Saturday, 28 December 2013

REVIEW - THE SECRET LIFE OF WALTER MITTY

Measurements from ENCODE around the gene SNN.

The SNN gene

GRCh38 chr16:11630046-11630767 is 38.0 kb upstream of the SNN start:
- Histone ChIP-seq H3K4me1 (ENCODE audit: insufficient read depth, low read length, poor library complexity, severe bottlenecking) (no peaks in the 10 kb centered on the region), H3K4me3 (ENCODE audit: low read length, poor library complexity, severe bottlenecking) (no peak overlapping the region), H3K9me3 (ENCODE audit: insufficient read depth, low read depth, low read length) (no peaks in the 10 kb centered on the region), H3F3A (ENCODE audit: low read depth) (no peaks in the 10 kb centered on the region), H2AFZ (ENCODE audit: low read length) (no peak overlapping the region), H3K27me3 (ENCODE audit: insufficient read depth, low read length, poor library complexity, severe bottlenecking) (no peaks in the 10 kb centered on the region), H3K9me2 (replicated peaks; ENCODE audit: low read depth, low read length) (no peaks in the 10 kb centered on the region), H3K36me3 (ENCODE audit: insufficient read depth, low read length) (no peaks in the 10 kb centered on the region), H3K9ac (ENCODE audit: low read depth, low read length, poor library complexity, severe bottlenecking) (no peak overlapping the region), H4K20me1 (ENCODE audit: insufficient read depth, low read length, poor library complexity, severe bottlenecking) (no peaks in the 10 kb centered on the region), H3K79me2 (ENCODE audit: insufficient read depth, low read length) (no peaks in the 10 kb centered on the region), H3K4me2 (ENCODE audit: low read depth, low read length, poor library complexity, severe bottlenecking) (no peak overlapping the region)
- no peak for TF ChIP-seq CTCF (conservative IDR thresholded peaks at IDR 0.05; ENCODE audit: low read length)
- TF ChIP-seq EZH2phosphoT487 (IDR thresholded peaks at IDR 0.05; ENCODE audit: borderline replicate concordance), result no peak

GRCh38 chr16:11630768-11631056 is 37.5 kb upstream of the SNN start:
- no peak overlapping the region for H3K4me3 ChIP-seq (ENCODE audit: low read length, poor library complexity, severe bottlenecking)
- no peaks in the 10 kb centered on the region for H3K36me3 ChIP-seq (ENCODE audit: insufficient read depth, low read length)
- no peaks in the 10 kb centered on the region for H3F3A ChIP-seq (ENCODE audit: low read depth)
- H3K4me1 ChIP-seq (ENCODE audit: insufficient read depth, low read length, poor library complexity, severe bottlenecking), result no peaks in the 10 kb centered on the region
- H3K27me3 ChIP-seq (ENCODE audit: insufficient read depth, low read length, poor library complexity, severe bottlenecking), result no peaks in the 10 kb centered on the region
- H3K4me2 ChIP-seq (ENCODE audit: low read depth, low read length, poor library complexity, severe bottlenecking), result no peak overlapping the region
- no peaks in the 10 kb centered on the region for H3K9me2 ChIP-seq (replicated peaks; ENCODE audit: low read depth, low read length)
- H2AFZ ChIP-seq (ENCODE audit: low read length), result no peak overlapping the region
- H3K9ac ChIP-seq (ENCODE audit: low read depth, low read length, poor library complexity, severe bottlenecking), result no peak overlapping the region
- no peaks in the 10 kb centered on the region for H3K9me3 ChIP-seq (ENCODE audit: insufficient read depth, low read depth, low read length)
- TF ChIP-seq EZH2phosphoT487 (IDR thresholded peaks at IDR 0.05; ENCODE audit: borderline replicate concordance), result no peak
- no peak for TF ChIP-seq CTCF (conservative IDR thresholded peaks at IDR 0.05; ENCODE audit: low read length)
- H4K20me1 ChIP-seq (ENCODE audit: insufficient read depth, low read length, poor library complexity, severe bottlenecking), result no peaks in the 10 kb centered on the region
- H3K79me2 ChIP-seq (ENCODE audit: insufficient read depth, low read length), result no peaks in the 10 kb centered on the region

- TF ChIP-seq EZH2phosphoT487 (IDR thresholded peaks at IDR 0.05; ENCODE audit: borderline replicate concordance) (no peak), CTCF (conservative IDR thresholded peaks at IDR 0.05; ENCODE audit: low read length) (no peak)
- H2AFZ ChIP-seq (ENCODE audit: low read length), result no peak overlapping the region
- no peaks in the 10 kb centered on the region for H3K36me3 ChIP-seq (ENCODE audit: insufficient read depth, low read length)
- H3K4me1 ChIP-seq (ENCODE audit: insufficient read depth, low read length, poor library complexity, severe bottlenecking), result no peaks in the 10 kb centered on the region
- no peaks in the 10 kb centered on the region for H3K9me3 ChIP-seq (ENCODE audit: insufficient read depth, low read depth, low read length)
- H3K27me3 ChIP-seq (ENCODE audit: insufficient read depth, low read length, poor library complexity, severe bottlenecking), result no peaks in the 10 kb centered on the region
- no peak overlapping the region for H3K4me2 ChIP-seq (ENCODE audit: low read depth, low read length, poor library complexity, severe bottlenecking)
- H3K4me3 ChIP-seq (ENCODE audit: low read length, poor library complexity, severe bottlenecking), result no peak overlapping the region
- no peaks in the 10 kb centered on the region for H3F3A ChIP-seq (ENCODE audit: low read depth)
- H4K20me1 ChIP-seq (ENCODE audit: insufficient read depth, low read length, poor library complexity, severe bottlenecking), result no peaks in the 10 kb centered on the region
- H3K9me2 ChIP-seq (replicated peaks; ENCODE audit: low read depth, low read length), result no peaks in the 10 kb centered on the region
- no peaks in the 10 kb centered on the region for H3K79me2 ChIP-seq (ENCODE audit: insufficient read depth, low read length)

The little guy who could, re-imagined by the multi-millionaire who did. There was potential in the premise, and there is talent in the details, but Ben Stiller has hewn to his own trail through this insubstantial, queer little comedy, his attention directed toward all the wrong places. It's brave of him to direct said attention to creating something of a new genre - the comedy epic - but you don't get points for bravery, and he doesn't get many for execution either. Pathos is combined with flippancy to form a strange, somewhat disconcerting tone, one which doesn't stick. Neither element is fully cultivated in the process (since this is a strictly half-and-half recipe), and so we float through the experience of watching The Secret Life of Walter Mitty, wondering when either might catch on. Stiller has issues also with, well, himself. Walter is as bland as the film he's in (I think there's some connection there...), a man possessed of few secrets, actually, and not much of a life, even when he spontaneously decides to embark on a globe-spanning adventure in the pursuit of... a photograph. Or himself. Or both? Eventually, he doesn't seem to find himself, alas (or at least we don't), though he does find love. This is the intimate story set against the epic backdrop, literally, but again Stiller won't commit to developing either - this neat little romance, and the laser-focus on Walter even as he encounters sharks or volcanic eruptions or snow leopards, these ought to be immensely emotionally involving. But they're trite and tossed off, and they too fail to stick. And so the film comes off quite narcissistic, a study of self, since Stiller's capacity as actor and director appears heftier (in his own estimation) than his character's capacity for drama. Any hint of empathy only compounds this, as it is dispensed with no sooner than you've begun to recognise it. I felt no empathy for Walter Mitty, and that's not just because nothing deserving of it was written into the role. That's because, for Stiller, Walter is not the unlikely, humble hero. He's just the hero, period. When he descends from the Himalayas to play soccer with Sean Penn and a bunch of Afghan peasant kids against a glimmering sunset, I half expected them to join hands and sing 'We Are the World'. Hands are held, in the end, as Walter achieves what he wished to, not due to his courage but in spite of his dullness. He's not the little guy who could. He might as well be the multi-millionaire who did.